continues to pay costs for the zero COVID policy. Formula 1 just announced that it will not be holding the 2023 Chinese Grand Prix in China because of

the ongoing difficulties presented by the COVID-19 situation -- Becky.

ANDERSON: Thank you.

Let's get you up to speed on some of the other stories that are on our radar right now, folks. And Russia's government formally notified the U.S.

embassy in Moscow about Brittney Griner's transfer to a penal colony weeks after it happened. A State Department spokesperson says the basketball

star's legal team visited her last week. Talks are continuing to free Griner and another detained American Paul Whelan.

Molten rocks flowing from Hawaii's Mauna Loa appears to be slowing down. Welcome relief to authorities worried that the lava might block one of

Hawaii's busiest highways. Look, this is a spectacular show. It's created traffic jams as tourists flock to see the area. To see those flows.

Weeks after having his account restored Kanye West has again been suspended from Twitter. Twitter CEO Elon Musk says West violated the platform's rules

about inciting violence. It is unclear exactly what tweet, or which tweet, why West broke the rules. But earlier in the day he tweeted an altered

image of the Star of David with a swastika inside.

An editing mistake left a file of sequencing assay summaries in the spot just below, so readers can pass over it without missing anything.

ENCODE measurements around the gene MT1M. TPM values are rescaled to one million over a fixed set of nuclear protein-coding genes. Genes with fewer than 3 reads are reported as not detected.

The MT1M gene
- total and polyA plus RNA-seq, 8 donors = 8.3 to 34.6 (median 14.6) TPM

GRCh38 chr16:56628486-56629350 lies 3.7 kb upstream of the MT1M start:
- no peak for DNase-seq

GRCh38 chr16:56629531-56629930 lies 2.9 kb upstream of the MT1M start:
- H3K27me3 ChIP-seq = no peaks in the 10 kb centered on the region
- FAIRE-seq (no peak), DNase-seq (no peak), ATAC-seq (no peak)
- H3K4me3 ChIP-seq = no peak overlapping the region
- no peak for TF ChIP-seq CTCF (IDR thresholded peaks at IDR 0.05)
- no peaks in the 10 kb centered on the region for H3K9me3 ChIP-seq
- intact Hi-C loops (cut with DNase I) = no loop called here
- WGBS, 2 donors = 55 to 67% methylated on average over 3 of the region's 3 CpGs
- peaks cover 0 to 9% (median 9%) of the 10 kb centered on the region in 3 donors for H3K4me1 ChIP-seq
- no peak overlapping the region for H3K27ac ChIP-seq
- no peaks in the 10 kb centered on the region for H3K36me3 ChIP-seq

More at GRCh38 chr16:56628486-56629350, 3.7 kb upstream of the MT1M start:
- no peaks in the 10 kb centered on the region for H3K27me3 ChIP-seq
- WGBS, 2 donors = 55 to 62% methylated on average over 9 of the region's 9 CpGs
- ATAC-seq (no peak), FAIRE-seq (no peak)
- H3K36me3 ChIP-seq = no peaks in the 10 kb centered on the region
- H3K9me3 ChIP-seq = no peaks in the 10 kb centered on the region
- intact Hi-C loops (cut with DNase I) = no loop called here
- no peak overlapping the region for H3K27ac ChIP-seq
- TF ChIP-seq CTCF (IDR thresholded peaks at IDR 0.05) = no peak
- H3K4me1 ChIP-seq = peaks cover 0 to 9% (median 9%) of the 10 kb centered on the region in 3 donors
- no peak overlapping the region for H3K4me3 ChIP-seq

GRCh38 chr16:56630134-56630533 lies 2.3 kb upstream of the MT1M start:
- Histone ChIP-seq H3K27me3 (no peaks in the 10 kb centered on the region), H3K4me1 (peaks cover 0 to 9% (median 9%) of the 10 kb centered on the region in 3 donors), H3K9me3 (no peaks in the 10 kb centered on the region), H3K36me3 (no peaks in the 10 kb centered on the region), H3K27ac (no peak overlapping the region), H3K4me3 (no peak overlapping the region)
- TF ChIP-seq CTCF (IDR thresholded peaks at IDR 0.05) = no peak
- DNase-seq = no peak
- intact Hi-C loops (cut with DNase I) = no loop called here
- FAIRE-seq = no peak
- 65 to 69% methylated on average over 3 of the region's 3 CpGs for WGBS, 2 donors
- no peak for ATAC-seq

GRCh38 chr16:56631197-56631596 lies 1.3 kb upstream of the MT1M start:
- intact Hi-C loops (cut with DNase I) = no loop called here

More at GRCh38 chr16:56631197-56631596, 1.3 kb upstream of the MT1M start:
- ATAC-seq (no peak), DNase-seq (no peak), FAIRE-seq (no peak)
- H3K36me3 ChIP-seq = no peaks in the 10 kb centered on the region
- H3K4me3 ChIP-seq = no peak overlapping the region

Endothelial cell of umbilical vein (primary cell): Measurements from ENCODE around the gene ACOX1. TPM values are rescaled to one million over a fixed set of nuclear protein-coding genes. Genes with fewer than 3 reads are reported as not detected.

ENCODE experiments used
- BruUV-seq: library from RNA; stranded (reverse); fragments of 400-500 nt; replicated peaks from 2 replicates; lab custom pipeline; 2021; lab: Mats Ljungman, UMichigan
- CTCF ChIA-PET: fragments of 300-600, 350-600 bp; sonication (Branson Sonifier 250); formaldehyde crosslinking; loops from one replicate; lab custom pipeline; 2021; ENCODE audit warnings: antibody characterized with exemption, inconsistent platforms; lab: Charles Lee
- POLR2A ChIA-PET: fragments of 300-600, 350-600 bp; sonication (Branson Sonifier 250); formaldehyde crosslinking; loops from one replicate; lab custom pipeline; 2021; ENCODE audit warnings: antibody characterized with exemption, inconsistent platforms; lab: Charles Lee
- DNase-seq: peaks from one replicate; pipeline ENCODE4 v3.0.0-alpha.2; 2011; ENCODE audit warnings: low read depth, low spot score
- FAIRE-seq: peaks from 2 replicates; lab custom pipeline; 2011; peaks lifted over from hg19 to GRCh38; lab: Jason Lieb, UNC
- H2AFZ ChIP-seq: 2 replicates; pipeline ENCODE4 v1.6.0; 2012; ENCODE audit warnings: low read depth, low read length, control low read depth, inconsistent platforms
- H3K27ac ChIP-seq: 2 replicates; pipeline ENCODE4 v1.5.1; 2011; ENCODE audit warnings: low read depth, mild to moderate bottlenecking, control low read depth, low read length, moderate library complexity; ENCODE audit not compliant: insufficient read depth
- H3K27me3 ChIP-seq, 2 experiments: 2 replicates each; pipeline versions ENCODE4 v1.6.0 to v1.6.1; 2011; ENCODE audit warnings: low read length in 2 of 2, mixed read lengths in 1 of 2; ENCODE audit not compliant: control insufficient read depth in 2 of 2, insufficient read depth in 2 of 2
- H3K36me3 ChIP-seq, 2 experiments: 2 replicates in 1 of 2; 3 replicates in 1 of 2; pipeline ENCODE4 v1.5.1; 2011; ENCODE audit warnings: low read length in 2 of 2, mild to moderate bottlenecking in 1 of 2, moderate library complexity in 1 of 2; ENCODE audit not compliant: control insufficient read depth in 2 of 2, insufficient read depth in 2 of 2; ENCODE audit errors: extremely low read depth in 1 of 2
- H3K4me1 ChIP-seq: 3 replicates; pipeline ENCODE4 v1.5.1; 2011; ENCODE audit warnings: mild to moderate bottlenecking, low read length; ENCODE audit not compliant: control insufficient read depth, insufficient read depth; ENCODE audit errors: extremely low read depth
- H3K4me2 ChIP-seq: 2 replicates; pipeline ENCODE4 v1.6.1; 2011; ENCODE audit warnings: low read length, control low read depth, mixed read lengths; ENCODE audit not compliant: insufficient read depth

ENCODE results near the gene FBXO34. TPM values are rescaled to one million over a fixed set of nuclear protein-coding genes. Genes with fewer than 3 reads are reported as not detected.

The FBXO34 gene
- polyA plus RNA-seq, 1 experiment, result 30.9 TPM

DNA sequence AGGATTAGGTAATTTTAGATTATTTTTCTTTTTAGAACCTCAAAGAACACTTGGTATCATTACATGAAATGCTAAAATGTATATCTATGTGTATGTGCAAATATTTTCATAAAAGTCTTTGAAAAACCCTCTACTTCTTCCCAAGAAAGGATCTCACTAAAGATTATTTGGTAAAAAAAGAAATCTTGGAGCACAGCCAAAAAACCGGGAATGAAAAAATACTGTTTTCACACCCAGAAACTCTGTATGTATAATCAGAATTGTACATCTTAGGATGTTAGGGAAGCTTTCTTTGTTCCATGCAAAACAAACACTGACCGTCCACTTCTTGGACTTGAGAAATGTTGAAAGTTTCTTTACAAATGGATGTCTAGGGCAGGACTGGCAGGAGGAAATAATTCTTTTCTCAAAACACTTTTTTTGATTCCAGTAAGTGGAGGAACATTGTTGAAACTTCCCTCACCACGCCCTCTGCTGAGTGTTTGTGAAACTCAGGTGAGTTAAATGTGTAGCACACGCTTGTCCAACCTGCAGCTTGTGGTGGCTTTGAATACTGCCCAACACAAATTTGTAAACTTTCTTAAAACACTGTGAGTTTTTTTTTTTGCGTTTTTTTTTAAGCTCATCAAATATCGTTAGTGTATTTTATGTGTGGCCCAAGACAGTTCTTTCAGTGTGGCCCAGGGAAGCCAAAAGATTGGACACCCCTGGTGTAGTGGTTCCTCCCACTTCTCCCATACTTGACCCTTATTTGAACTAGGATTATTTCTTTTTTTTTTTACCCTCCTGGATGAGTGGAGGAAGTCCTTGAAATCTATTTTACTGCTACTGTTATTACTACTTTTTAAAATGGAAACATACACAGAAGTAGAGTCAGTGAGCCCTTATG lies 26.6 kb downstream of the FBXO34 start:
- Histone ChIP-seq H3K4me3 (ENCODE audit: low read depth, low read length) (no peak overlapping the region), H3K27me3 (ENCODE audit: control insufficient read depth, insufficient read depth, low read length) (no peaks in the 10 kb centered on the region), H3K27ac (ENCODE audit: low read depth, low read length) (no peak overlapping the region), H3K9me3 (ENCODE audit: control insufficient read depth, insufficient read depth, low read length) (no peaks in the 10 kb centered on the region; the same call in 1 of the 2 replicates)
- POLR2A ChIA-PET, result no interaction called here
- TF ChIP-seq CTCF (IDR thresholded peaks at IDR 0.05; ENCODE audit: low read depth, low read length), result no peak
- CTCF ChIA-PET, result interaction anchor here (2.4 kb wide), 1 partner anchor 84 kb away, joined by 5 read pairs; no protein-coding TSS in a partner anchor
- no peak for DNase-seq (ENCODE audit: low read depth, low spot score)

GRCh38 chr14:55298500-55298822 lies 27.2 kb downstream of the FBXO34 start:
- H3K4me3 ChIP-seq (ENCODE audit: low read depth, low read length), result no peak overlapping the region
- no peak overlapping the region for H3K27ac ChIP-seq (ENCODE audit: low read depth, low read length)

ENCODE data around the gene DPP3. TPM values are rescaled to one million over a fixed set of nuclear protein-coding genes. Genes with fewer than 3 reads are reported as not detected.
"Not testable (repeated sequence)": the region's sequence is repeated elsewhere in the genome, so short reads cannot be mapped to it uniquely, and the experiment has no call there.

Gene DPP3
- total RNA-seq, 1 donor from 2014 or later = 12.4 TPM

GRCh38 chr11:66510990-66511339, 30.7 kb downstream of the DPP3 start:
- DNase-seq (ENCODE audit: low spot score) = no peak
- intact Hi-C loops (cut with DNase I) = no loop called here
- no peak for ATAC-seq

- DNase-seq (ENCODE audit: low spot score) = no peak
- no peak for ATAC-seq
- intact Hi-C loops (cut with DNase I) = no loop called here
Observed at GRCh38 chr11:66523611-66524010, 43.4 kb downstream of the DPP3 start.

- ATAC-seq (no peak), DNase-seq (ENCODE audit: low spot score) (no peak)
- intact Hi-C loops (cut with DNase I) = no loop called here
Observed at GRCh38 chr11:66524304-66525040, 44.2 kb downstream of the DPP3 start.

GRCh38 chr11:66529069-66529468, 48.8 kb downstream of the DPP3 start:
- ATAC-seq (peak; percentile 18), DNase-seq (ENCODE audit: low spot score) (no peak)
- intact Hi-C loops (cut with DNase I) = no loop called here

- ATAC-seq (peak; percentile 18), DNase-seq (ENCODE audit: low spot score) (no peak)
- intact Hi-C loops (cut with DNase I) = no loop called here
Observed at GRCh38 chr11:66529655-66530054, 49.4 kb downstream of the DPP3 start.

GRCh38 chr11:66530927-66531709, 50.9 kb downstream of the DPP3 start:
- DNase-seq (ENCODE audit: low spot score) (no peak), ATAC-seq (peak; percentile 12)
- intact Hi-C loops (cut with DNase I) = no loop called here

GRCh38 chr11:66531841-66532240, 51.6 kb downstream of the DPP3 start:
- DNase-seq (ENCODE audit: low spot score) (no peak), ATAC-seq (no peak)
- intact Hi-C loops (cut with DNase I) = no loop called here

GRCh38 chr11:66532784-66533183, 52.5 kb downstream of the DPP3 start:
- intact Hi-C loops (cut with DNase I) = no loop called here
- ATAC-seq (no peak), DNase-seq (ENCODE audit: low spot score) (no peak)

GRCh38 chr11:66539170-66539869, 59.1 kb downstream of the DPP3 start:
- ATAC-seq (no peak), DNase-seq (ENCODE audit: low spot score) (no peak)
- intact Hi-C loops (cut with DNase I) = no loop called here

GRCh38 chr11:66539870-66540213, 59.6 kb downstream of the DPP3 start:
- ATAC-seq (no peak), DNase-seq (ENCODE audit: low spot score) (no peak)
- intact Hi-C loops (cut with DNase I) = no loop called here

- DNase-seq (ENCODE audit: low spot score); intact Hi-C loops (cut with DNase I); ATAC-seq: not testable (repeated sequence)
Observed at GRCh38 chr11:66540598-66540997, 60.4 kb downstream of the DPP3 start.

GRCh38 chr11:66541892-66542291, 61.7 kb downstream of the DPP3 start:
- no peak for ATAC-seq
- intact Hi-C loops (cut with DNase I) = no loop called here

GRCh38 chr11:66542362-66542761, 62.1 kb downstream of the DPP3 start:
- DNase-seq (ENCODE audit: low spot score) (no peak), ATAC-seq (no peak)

Just ahead, there may be controversy up in the air but the prince and princess of Wales appear to be getting on with a job as they gear up to

meet President Biden during their visit to Boston. That and the view from London is up next.


ANDERSON: Keep calm and carry on. That is certainly what the new prince and princess of Wales appear to be doing during their visit to Boston.


And that is despite a racism controversy erupting back home in the United Kingdom. And a headline-generating trailer for Prince Harry and Meghan

Markle's new Netflix documentary. I'm going to show you a little bit of that in a moment. First up, though, we know that in the coming hours the

heir to the British throne is expected to meet with U.S. President Joe Biden at the John F. Kennedy Presidential Library.

But the main focus of the royal couple's Boston visit is to announce the Earthshot Environmental Prize which Prince William created.

CNN's Scott McLean bringing us the view from London. And that is certainly the reason for this ultimate trip to Boston, although there's some other

sort of stuff around it. President Biden and the Earthshot prize clearly the focus. And that's certainly how the royal couple will hope that the

media deals with this. Certainly they're having to handle what has turned out to be, you know, a string of -- certainly one story which is sort of

overshadowing this, Scott.

SCOTT MCLEAN, CNN CORRESPONDENT: Yes, one after the other, really, Becky. It is difficult to imagine the timing of the release of this trailer for